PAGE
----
RBI and credit control

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RBI governor, Shaktikanth Das, on May 4 2022 revised the repo rates. On this context, let us look more about the credit control measures adopted by Reserve bank of India.

Reserve bank is the apex body to control the banking system in India. As we all know banks are the major link in money supply. Thus, RBI can control the money in the economy by controlling the banks. These policies are termed as monetary policy.

RBI could adopt either quantitative or qualitative methods.

Quantitative methods

Statutory Liquidity Ratio

Statutory Liquidity Ratio or SLR is the minimum percentage of deposits that a commercial bank has to maintain in the form of liquid cash, gold or other securities. It is basically the reserve requirement that banks are expected to keep before offering credit to customers. The SLR is fixed by the RBI and is a form of control over the credit growth in India.

The government uses the SLR to regulate inflation and fuel growth. Increasing the SLR will control inflation in the economy while decreasing the statutory liquidity rate will cause growth in the economy. The SLR was prescribed by Section 24 (2A) of Banking Regulation Act, 1949.

Cash Reserve Ratio

CRR is an essential monetary policy tool used for controlling the money supply in the economy, a regulation implemented in almost every nation by the Central Bank of that country.

CRR rate is the minimum percentage of cash deposits (as specified by RBI) that must be maintained by every commercial bank as per the requirement of the Central Bank.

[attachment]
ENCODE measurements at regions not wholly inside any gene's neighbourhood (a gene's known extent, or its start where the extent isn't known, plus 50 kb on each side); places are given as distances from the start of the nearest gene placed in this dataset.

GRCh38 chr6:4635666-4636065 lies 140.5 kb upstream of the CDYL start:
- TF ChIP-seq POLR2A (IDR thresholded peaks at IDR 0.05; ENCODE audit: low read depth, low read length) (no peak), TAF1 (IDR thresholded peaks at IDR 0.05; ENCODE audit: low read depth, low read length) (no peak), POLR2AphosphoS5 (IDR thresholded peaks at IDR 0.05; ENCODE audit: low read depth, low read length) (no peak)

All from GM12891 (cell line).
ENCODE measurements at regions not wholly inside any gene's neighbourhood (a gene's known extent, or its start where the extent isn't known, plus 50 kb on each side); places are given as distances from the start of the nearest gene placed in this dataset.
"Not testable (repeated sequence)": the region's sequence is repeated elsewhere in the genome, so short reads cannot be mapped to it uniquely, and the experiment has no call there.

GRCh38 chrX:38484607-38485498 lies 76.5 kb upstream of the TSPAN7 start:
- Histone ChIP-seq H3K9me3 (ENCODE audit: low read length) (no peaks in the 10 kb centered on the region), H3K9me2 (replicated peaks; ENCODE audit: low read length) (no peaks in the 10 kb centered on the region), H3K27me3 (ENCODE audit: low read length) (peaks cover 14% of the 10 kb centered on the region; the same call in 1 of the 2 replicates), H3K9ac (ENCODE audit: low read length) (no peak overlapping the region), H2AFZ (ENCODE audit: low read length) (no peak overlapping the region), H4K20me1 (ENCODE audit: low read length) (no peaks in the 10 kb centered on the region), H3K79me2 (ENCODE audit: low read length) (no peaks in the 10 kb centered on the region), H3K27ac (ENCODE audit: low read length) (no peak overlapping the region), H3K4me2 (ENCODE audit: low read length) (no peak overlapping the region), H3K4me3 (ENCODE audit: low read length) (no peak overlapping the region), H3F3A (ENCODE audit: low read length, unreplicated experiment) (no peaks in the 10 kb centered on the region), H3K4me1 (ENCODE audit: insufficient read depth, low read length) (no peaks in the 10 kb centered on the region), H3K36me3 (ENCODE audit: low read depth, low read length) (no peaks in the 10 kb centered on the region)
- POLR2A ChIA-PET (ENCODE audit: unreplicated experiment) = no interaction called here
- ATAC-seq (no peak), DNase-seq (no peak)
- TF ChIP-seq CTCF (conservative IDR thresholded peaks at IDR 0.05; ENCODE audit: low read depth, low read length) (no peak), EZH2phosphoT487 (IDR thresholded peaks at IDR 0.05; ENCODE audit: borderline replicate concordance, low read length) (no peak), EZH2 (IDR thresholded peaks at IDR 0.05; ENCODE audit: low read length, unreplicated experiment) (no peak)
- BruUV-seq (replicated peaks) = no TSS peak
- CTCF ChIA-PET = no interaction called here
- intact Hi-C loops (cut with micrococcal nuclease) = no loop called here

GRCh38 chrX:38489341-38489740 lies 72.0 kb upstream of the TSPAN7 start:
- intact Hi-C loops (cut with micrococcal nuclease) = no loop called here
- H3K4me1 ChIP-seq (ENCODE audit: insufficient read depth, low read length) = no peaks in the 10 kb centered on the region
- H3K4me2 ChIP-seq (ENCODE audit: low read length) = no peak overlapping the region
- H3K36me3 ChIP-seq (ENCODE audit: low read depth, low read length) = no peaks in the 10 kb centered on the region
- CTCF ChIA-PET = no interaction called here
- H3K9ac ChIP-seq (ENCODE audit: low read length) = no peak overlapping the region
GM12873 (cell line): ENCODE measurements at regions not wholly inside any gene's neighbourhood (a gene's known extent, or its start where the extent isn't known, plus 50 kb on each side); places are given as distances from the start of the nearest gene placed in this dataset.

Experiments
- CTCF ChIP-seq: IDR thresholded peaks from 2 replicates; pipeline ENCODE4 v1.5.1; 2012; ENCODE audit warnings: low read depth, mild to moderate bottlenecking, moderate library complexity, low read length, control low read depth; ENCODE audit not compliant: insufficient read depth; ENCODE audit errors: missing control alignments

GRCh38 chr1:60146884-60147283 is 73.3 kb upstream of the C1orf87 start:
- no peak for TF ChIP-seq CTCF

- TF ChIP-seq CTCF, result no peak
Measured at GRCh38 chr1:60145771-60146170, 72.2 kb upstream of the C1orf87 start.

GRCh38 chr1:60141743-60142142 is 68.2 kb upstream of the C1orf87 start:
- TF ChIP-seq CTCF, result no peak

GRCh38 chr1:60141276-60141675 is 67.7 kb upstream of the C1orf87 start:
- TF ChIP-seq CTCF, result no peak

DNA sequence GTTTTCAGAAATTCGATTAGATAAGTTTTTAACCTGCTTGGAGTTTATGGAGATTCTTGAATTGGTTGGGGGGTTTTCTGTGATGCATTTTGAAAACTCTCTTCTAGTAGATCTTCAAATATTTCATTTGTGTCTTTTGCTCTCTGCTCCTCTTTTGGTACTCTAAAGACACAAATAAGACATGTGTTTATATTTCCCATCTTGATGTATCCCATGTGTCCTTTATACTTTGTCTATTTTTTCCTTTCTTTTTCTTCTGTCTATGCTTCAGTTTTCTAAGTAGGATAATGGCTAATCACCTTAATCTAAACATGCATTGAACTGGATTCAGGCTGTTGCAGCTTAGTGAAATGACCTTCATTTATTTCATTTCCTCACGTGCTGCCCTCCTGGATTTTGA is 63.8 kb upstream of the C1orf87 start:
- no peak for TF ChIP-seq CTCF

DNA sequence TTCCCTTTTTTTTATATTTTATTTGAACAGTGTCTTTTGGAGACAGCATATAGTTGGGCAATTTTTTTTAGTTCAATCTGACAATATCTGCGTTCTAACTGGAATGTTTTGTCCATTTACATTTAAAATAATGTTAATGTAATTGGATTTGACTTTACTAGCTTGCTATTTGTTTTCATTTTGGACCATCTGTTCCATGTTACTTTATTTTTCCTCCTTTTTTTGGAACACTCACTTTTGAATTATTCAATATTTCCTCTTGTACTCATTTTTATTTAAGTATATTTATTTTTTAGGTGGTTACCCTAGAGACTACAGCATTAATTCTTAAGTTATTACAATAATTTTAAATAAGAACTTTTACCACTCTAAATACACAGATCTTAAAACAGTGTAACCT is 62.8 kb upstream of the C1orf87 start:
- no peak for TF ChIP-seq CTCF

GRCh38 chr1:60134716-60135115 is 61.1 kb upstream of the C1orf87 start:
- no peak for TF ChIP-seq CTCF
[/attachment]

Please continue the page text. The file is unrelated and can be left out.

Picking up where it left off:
Cash Reserve Ratio Rate is computed as a percentage of the net demand and time liabilities of each bank. Net Demand and Time Liability is reached with the total of the savings account, current account, and fixed deposit balances.

Bank rate

Bank rate is a rate at which the Reserve Bank of India (RBI) provides the loan to commercial banks without keeping any security. There is no agreement on repurchase that will be drawn up or agreed upon with no collateral as well. The RBI allows short-term loans with the presence of collateral. This is known as Repo Rate. Bank Rates in India is determined by the RBI. It is usually higher than a Repo Rate on account of its ability to regulate liquidity.

Open market operations

Open market operations refer to the selling and purchasing of the treasury bills and government securities by the central bank of any country in order to regulate money supply in the economy.

It is one of the most important ways of monetary control that is exercised by the central banks. Under this system, the central bank sells securities in the market when it wants to reduce the money supply in the market. It is done to increase interest rates. This policy is also known as the contractionary monetary policy.

Similarly, when the central bank wants to increase the money supply in the market, it will purchase securities from the market. This step is taken to reduce the rate of interest and also to help in the economic growth of the country. This policy is known as the expansionary monetary policy.

Qualitative methods

Margin Requirement:

Margin requirement refers to the difference between the current value of the security offered for loan (called collateral) and the value of loan granted. It is a qualitative method of credit control adopted by the central bank in order to stabilize the economy from inflation or deflation.

Rationing of Credit:

Rationing of credit refers to fixation of credit quotas for different business activities which is introduced when the flow of credit is to be checked particularly for speculative activities in the economy.

Moral Suasion:

The central bank makes the member bank agree through persuasion or pressure to follow its directives which is generally not ignored by the member banks. The banks are advised to restrict the flow of credit during inflation and be liberal in lending during deflation.

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